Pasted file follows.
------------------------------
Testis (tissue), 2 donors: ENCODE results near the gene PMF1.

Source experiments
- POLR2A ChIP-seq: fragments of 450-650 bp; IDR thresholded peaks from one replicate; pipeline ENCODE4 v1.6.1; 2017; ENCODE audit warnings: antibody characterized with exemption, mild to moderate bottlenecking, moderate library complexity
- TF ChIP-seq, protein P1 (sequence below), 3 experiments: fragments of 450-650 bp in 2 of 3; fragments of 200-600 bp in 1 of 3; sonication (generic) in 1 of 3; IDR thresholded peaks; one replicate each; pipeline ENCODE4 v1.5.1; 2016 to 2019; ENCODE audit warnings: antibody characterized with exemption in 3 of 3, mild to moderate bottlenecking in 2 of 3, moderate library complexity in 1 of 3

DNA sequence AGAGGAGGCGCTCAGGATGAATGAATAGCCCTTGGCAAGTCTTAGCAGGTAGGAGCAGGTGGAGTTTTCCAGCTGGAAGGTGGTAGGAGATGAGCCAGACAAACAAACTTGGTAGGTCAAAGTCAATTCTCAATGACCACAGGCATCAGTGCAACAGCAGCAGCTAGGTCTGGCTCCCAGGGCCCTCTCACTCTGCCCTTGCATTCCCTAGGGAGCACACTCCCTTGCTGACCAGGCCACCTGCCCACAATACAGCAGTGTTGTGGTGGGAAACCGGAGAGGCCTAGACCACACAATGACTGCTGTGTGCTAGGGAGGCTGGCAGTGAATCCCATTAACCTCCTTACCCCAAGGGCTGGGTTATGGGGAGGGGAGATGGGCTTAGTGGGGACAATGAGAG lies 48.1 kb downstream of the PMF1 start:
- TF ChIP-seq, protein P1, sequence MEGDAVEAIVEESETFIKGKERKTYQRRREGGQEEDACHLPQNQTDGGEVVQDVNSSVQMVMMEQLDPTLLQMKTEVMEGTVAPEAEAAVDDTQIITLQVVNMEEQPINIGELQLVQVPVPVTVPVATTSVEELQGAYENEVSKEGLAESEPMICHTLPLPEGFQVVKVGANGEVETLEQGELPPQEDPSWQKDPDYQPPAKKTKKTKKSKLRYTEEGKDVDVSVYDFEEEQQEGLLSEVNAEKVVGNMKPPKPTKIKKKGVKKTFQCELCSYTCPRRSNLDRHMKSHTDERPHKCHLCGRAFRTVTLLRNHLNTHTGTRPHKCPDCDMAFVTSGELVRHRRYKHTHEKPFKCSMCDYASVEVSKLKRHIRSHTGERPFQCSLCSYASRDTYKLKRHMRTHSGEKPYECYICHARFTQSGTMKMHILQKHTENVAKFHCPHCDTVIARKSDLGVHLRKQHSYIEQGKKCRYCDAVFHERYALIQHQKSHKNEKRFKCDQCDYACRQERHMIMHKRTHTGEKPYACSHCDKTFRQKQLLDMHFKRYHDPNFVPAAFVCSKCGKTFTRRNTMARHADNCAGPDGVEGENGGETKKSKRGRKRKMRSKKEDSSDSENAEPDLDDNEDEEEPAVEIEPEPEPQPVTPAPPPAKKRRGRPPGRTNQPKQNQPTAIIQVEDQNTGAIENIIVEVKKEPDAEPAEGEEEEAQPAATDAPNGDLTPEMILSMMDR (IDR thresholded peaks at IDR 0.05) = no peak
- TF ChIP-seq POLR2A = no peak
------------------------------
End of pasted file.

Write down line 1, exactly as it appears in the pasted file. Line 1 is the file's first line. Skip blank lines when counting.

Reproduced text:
Testis (tissue), 2 donors: ENCODE results near the gene PMF1.